Translated from the Spanish by Gregory Rabassa

On the face of it a simpler tale than some of the Spanish language literature which I have been reading for Stu and Richards’ Spanish Lit Month, this is a novella which is encapsulated in its title. On the unlikely off chance that the reader has missed this crucial point it is laid out in the first sentence:

‘On the day they were going to kill him, Santiago Nasar got up at five thirty in the morning to wait for the boat the bishop was coming on.’

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Let the Wind Speak – Juan Carlos Onetti

Translated from the Spanish by Helen Lane

I am going to struggle to produce a synopsis of this tricksily meditative novel, and might indeed be wrong to do so. Attempting myself to make sense of the text through application to the back cover blurb was a thankless and unrewarding task.

The blurb may or may not be accurate, but the question is academic if you have to ask it. The potential for interpretation appears so fluid that any effort to pin down meaning would seem reductive. But a novel has to say something to be worthwhile, right? Otherwise you are into Finnegan’s Wake territory, talking about experimental novels which have failed.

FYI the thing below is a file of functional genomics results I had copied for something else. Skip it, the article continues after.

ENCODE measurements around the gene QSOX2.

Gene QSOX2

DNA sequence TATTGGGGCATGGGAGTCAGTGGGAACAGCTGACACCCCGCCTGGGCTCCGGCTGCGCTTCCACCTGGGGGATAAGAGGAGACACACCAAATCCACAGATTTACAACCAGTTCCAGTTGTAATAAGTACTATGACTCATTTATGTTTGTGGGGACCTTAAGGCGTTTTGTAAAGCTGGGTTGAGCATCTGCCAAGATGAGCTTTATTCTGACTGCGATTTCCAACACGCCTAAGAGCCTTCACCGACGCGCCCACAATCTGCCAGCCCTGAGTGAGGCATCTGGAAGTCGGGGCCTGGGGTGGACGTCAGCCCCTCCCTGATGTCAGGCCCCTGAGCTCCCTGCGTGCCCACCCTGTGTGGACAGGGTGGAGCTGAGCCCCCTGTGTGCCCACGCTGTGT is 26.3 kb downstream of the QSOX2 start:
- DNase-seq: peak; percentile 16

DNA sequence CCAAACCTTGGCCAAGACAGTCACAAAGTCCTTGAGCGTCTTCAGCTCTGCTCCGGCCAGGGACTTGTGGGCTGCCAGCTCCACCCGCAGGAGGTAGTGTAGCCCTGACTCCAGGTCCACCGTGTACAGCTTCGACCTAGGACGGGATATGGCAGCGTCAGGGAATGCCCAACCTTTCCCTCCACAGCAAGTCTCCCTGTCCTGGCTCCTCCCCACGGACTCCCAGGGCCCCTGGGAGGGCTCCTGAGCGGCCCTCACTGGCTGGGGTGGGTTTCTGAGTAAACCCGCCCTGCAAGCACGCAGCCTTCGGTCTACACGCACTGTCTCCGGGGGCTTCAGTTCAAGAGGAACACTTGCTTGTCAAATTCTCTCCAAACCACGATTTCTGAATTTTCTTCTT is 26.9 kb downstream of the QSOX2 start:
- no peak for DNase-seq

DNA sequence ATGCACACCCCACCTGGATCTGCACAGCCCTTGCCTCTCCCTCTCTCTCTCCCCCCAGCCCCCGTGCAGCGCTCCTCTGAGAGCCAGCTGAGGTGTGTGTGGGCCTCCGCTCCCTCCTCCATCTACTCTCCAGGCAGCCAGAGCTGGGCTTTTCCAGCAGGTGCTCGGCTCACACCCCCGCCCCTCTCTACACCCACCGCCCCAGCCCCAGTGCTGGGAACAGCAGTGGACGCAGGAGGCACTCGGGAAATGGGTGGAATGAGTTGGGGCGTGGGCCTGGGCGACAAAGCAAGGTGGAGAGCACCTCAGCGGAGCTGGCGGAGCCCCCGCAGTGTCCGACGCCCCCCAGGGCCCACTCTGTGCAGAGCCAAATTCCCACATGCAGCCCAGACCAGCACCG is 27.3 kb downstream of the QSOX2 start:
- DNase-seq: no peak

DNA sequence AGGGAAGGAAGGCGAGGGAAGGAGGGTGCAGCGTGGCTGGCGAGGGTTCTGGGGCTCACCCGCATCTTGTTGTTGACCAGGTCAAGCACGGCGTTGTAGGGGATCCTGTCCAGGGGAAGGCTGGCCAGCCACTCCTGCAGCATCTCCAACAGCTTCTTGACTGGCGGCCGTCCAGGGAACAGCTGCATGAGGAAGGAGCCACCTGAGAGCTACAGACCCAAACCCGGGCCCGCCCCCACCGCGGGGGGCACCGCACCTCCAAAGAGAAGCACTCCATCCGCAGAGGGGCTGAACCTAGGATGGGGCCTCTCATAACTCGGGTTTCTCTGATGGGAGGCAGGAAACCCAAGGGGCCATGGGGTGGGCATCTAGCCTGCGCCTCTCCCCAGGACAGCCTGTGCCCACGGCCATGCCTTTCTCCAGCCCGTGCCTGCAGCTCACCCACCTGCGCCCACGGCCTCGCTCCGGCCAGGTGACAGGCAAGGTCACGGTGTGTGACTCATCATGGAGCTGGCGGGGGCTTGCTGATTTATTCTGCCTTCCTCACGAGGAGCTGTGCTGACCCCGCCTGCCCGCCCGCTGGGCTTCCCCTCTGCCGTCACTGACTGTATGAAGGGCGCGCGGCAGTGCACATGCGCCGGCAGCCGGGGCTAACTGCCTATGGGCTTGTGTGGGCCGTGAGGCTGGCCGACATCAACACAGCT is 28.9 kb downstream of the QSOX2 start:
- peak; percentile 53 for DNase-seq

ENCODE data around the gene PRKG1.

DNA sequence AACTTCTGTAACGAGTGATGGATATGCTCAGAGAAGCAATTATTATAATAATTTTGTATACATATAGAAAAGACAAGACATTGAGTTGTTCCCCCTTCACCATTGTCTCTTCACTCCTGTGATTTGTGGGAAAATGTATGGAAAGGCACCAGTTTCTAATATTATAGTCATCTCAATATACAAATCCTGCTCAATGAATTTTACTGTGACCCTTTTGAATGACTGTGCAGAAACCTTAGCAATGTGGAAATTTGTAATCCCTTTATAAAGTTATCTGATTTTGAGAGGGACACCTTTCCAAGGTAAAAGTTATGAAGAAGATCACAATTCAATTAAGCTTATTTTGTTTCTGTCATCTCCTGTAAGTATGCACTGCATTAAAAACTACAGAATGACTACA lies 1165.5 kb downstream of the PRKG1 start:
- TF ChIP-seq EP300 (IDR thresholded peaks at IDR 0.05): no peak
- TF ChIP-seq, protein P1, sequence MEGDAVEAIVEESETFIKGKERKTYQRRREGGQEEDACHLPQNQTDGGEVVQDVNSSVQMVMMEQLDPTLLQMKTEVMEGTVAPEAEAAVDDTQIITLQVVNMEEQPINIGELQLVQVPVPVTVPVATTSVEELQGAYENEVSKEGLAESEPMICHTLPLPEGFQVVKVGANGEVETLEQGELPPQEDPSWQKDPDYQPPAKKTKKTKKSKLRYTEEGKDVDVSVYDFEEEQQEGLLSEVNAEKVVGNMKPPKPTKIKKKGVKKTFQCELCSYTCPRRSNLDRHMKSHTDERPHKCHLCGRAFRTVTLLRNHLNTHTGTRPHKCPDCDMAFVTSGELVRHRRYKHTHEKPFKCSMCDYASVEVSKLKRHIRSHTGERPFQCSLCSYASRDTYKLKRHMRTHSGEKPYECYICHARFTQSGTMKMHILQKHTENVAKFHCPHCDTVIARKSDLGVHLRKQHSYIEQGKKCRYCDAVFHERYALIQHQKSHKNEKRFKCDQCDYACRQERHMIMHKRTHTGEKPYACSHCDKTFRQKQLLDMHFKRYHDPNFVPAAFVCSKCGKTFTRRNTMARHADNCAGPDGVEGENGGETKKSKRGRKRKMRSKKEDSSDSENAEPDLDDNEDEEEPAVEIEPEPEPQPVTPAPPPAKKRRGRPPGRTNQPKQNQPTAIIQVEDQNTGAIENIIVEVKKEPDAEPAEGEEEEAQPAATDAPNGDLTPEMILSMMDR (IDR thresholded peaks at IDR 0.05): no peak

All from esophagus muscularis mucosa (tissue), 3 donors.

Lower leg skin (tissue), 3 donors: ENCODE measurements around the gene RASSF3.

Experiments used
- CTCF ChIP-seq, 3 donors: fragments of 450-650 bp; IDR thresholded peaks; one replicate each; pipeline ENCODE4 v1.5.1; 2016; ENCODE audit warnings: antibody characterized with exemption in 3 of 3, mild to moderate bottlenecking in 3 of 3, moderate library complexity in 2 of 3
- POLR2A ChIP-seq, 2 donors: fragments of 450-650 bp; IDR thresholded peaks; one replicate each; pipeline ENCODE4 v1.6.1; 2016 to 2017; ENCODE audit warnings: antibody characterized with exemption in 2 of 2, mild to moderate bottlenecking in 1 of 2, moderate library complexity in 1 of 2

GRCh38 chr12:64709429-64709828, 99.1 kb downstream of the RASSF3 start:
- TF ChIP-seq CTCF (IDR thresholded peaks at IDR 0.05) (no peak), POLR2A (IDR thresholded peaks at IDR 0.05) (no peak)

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Two Spanish Picaresque Novels – Quevedo & Anon

Translated from the Spanish by Michael Alpert

Lazarillo de Tormes, author unknown, is credited with being the first ever picaresque novel. It was published in 1554, some half a century before Don Quixote. The Swindler may be considered roughly contemporary with Cervantes.

The two novellas share many common features. The pícaro of the picaresque novel is a reaction against the hero of the chivalric novel. Acts of daring are performed out of a motive of material self-interest, and this world view is lent credence by resort to a verisimilitude which draws from fundamentals. Hunger and, often, the scatological. The ultimate aim of the pícaro in each novel is to achieve a veneer of respectability, and a life of relative ease. The means are largely irrelevant.
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The Book of Sand – Jorge Luis Borges

This was the fourth (edit: fifth!) of the Spanish language books I read for Stu (and Richard’s) Spanish Literature Month, July 2012. It is the first of my choices to be blogged, and my second attempt to read Borges.